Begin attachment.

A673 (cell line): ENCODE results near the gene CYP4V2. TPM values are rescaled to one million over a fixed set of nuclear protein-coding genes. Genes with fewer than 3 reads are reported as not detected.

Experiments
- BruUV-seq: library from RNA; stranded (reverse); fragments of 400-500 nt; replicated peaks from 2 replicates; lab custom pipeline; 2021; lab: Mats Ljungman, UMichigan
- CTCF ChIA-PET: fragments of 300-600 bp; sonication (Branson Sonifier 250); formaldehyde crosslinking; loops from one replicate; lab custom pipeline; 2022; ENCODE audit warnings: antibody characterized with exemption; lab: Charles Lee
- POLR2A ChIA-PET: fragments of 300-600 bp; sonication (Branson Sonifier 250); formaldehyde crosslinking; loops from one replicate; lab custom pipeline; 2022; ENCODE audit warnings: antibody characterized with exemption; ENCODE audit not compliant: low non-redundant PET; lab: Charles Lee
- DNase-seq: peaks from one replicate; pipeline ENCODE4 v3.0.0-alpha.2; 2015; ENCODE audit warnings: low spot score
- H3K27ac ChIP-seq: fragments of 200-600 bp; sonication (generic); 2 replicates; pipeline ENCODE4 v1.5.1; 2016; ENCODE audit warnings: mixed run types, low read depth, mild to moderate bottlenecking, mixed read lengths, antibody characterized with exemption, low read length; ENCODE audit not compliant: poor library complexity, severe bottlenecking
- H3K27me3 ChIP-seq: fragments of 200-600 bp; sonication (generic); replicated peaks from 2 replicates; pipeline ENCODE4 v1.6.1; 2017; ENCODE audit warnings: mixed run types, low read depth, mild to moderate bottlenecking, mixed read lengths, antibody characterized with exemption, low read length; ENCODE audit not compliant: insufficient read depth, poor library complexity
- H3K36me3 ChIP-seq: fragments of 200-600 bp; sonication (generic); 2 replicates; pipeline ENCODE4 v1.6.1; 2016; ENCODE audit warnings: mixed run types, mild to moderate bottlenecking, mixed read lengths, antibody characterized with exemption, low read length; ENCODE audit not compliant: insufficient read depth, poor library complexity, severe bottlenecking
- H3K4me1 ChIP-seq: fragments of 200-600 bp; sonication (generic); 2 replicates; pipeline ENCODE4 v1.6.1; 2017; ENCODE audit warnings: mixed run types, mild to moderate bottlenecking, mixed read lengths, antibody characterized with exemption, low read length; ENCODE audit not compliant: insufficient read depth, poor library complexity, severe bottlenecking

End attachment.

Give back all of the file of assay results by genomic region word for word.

A673 (cell line): ENCODE results near the gene CYP4V2. TPM values are rescaled to one million over a fixed set of nuclear protein-coding genes. Genes with fewer than 3 reads are reported as not detected.

Experiments
- BruUV-seq: library from RNA; stranded (reverse); fragments of 400-500 nt; replicated peaks from 2 replicates; lab custom pipeline; 2021; lab: Mats Ljungman, UMichigan
- CTCF ChIA-PET: fragments of 300-600 bp; sonication (Branson Sonifier 250); formaldehyde crosslinking; loops from one replicate; lab custom pipeline; 2022; ENCODE audit warnings: antibody characterized with exemption; lab: Charles Lee
- POLR2A ChIA-PET: fragments of 300-600 bp; sonication (Branson Sonifier 250); formaldehyde crosslinking; loops from one replicate; lab custom pipeline; 2022; ENCODE audit warnings: antibody characterized with exemption; ENCODE audit not compliant: low non-redundant PET; lab: Charles Lee
- DNase-seq: peaks from one replicate; pipeline ENCODE4 v3.0.0-alpha.2; 2015; ENCODE audit warnings: low spot score
- H3K27ac ChIP-seq: fragments of 200-600 bp; sonication (generic); 2 replicates; pipeline ENCODE4 v1.5.1; 2016; ENCODE audit warnings: mixed run types, low read depth, mild to moderate bottlenecking, mixed read lengths, antibody characterized with exemption, low read length; ENCODE audit not compliant: poor library complexity, severe bottlenecking
- H3K27me3 ChIP-seq: fragments of 200-600 bp; sonication (generic); replicated peaks from 2 replicates; pipeline ENCODE4 v1.6.1; 2017; ENCODE audit warnings: mixed run types, low read depth, mild to moderate bottlenecking, mixed read lengths, antibody characterized with exemption, low read length; ENCODE audit not compliant: insufficient read depth, poor library complexity
- H3K36me3 ChIP-seq: fragments of 200-600 bp; sonication (generic); 2 replicates; pipeline ENCODE4 v1.6.1; 2016; ENCODE audit warnings: mixed run types, mild to moderate bottlenecking, mixed read lengths, antibody characterized with exemption, low read length; ENCODE audit not compliant: insufficient read depth, poor library complexity, severe bottlenecking
- H3K4me1 ChIP-seq: fragments of 200-600 bp; sonication (generic); 2 replicates; pipeline ENCODE4 v1.6.1; 2017; ENCODE audit warnings: mixed run types, mild to moderate bottlenecking, mixed read lengths, antibody characterized with exemption, low read length; ENCODE audit not compliant: insufficient read depth, poor library complexity, severe bottlenecking